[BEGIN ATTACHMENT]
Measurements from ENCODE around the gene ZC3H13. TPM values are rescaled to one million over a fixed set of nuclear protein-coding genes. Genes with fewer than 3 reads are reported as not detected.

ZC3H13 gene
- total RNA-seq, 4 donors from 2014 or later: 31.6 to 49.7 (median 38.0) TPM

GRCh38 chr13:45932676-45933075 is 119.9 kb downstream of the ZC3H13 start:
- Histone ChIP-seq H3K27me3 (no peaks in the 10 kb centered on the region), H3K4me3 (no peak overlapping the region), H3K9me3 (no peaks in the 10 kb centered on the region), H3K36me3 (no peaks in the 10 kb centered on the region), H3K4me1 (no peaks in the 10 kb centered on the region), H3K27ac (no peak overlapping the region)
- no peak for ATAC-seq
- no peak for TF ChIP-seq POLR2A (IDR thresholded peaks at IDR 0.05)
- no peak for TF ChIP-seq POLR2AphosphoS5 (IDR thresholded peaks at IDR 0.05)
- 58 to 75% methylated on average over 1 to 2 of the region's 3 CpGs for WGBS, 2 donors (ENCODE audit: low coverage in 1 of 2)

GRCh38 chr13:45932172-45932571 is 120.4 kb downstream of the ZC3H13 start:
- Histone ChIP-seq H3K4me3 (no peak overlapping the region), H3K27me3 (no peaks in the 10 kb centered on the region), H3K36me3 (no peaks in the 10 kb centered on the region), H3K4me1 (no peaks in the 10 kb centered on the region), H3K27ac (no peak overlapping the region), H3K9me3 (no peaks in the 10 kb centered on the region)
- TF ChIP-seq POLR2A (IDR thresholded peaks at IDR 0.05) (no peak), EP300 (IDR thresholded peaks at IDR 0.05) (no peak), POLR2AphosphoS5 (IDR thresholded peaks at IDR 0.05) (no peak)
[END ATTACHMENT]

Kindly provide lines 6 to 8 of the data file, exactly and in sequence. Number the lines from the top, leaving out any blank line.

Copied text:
- no peak for ATAC-seq
- no peak for TF ChIP-seq POLR2A (IDR thresholded peaks at IDR 0.05)
- no peak for TF ChIP-seq POLR2AphosphoS5 (IDR thresholded peaks at IDR 0.05)